The days of maps are numbered. More and more, it seems can get everything you need on your iPhone. We’ve already covered a few apps focused on helping you to navigate the Underground, but London2Go looks at where you should be heading once you’ve emerged from the depths of London’s subterranean transport system.
Rather cheekily, London2Go nicks its content from other sources, taking its 800 or so articles on London from Wikipedia and its maps from somewhere like Google. However, that doesn’t mean it’s not useful. Spanning from Willesden to Lewisham, it’s got the whole of the tourist attraction-seeker’s London covered.
Upon loading up, you’re presented with a list of categories of points of interest around London- Entertainment, Historical, Transport and Top Places among others. Using either GPS or your Internet signal, London2Go automatically tries to find out your location, which feeds into one of the app’s most useful categories, nearby attractions.
Tapping on one of these will either bring you a list of more sub-sections or the actual list of points of interest. If London2Go manages to find out where you are, each of these items will even tell you how far away these places are from your current location.
Once you’ve found your way to the list of attractions, whether Palaces or Parks, there are two places you can go. Tapping on the item itself will take you to its Wikipedia page, which is fully scrollable, much as if you were reading it from within Safari.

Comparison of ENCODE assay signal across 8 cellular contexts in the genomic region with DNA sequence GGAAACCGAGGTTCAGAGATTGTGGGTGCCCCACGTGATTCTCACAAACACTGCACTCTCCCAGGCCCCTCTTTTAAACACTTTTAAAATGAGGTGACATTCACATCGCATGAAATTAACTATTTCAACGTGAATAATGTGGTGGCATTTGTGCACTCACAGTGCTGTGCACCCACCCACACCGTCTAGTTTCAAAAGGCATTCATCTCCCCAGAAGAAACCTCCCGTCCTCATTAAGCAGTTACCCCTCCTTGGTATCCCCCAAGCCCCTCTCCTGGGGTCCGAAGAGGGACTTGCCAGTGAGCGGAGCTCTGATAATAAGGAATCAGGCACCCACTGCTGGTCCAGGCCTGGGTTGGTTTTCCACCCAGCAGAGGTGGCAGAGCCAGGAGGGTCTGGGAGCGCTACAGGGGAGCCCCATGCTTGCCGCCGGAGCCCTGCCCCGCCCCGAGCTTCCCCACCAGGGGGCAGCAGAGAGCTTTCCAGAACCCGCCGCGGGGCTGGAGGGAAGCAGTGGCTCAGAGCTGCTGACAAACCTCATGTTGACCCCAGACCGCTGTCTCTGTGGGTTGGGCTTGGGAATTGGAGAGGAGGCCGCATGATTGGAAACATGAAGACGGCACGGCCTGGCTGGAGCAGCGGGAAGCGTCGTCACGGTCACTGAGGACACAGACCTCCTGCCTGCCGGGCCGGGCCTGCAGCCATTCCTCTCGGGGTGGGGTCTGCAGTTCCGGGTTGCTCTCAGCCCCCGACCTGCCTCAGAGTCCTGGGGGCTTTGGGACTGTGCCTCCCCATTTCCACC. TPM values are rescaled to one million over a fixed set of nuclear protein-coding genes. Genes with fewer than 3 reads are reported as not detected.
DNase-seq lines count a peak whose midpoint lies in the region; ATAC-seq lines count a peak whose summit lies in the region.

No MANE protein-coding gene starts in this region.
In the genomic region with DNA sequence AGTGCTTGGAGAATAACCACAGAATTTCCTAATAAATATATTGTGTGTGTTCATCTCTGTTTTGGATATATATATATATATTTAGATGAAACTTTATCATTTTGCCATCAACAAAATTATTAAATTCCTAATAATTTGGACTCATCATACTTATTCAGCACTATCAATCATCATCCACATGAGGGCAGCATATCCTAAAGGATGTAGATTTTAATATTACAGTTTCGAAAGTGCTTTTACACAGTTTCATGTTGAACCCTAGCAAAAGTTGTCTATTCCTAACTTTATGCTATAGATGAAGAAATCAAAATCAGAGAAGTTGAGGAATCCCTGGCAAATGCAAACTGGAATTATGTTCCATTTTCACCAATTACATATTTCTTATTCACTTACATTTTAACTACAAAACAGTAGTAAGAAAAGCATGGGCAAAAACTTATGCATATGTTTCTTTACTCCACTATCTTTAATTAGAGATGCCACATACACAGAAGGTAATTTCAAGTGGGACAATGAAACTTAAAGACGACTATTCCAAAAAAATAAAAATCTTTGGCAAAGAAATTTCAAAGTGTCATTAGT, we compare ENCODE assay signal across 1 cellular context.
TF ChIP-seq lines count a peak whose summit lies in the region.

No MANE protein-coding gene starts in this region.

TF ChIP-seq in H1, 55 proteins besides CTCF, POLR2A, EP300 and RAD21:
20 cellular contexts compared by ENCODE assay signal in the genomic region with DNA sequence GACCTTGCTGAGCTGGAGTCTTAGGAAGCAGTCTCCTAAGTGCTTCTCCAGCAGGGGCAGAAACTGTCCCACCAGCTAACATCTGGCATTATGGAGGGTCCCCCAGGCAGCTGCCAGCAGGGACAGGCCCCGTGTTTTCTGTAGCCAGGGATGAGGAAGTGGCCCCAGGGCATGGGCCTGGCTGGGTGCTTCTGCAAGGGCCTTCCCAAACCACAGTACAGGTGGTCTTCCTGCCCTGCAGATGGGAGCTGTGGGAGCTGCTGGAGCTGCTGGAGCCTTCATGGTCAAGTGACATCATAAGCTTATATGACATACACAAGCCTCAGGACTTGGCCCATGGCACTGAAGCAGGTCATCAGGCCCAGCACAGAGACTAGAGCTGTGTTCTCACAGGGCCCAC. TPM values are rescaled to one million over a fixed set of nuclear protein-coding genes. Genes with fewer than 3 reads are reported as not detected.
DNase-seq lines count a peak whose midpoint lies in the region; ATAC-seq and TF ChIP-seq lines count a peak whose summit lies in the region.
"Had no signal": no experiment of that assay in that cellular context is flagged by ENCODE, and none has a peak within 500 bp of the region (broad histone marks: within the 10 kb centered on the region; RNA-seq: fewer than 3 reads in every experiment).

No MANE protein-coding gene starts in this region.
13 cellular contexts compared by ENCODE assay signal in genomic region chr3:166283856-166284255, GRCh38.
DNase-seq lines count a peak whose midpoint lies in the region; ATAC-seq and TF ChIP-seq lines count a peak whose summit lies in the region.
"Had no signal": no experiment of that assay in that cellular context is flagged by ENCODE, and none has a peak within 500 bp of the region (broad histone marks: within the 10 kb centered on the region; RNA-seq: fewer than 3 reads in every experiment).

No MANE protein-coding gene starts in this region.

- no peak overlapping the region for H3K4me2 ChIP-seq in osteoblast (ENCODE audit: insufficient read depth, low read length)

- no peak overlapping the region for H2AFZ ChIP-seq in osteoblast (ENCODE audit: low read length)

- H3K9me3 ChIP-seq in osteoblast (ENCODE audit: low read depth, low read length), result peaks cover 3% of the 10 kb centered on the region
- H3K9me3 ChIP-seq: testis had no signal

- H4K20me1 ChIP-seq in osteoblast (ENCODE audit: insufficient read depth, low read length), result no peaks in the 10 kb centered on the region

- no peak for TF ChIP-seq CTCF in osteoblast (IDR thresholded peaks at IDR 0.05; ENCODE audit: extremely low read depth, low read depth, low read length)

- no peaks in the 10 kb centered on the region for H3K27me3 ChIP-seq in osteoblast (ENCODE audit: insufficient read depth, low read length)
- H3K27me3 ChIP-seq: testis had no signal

Considering that these entries are in no way geared towards the tourists or daytrippers who would find London2Go most useful, we found the other option more useful- the map. Whichever menu screen you’re on, there’s always a map button present at the bottom of the screen.
The map displays the locations of any attractions from whatever list you navigated from. They show up very clearly as red markers, while tapping on one brings up the name of the attraction and a link to its Wikipedia page.
Although none of this is remarkable, London2Go’s strongest feature is that none of this information has to be pulled off the web- it’s all included in the initial 80+MB download. This makes the maps very quick to update and scroll through, far faster than if you were accessing them online, even with a 3G connection.
Of course, this also means you can access London2Go’s information when you’re Underground, even though tube stations are one of the few things the app doesn’t feature- unless the station also has an overground service.
Having 100% reliable access to London2Go’s information mitigates pretty successfully for its range of failings- that you can’t navigate to the map directly from a Wikipedia entry page, that none of the Wikipedia info has been streamlined, that it’s got its own share of spelling and grammatical errors, and so on. Even if you’re not all that interested in the vast majority of the attractions listed in London2Go, the pace with which you can scroll through the map alone makes it a worthwhile download.
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Platform: iPhone/iPod touch
Developer: Tymon Wiedemair